Washington, DC (UroToday.com): Dr. Hans Hammers presented today about the changing landscape in treatment of metastatic Renal Cell Carcinoma with immunotherapy.
PD1/PDL1 pathway and CTLA4 inhibitors are both explored for immunotherapy. PD1, expressed in T cells, inhibits anti-tumor immune response via interaction with PDL1, as expressed on tumor cells. CTLA4 inhibitors also negatively regulate immune response.
Dr. Hammers shows a case study of patient who was a poor-risk per MSKCC criteria and progressed after receiving sunitinib, temsirolimus, sorafenib, and pazopanib. The patient was placed on Nivolumab, PD1 antibody, and disease responded and the patient is still alive 5 years later.
Dr. Hammers than reviewed the recent CheckMate 025, which led to FDA approval for Nivolumab in metastatic RCC patients. The study randomized previously treated metastatic RCC patients to Nivolumab versus Everolimus and assessed for progression-free survival, overall survival, and side-effect profile. 72% of patients received 1 VEGF therapy and 28% received 2 VEGF therapies.
Median progression free survival was no different between both regimens. However, the tail end of the PFS curve seems to show a separation. This illustrates that a proportion of patient may have a durable response. Overall Survival was significant favoring Nivolumab (HR 0.73 [0.57-0.93, p = 0.0018). All subgroups favored Nivolumab with respect to overall survival. There was a marginal survival response in age > 75 which Dr. Hammers believes is not necessarily true clinically as he sees several patients in that age group in his clinic who clearly benefits.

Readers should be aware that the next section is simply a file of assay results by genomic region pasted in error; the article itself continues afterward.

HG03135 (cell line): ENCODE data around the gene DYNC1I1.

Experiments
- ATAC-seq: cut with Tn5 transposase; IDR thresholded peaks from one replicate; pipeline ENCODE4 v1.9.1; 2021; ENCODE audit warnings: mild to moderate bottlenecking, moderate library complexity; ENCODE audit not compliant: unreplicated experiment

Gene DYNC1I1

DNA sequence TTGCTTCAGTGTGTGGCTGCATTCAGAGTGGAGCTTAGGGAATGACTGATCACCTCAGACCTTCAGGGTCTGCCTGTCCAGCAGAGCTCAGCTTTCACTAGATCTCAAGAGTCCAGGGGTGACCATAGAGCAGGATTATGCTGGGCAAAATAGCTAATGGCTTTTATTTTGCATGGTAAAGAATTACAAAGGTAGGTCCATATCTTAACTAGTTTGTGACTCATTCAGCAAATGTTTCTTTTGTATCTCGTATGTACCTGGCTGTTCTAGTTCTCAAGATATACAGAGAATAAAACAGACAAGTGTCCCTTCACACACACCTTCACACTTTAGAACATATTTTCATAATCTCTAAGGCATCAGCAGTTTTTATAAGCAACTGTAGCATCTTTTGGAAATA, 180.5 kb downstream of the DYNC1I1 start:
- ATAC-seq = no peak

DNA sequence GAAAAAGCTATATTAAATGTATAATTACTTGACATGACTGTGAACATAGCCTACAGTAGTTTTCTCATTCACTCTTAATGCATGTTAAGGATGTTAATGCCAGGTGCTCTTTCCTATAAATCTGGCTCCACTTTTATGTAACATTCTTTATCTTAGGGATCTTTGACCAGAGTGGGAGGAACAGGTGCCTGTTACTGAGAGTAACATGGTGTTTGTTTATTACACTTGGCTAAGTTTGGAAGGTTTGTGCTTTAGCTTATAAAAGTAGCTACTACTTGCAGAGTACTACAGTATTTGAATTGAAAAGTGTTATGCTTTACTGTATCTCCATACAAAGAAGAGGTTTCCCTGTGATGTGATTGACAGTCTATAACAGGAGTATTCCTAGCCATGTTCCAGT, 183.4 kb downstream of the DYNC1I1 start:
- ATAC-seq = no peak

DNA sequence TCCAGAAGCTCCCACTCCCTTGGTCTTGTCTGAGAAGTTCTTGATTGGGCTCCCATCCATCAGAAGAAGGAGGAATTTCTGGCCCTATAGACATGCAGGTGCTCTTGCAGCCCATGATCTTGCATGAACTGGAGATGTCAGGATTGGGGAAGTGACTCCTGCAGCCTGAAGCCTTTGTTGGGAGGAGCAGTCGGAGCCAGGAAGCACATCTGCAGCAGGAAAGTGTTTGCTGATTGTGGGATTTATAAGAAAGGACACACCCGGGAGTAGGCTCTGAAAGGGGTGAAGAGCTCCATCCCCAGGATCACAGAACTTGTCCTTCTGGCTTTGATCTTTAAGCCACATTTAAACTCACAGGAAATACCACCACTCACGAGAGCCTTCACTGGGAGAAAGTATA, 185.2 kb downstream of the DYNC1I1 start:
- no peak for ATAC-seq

PDL1 expression on the tumor specimen did not predict overall survival. Objective response rate was 25% in Nivolumab versus 5% in Everolimus. The safety profile showed 19% treatment related Grade 3/4 adverse side-effect on Nivolumab compared to 37% on Everolimus. Most patients tolerated the treatment well. Most common side-effect include fatigue and nausea. A clinically meaningful QoL was seen favoring Nivolumab.
Dr. Hammers then discussed other phase I trials using combinations of checkpoint inhibitors as well as combinations of VEGF pathway with PD1/PDL1 pathways. Response rate with combination checkpoint inhibitors (Nivolumab/Iplimumab) is excellent. However, adverse effects are also increased. The main adverse events include hepatitis and colitis.
Ongoing Phase III trials that may transform 1st therapy are planned. These include Nivolumab/Iplimumab versus Sunitinib, Atezolizumab/Bev vs Sunitinib, Avelumab/Axitinib vs Sunitinib.
In conclusion, current landscape in treating metastatic RCC is changing with immunotherapy.
Hans J Hammers, MD
Johns Hopkins University
Mohammed Haseebuddin, MD from the Society of Urologic Oncology Meeting - December 2 - 4, 2015 – Washington, DC.
Fox Chase Cancer Center, Philadelphia, PA.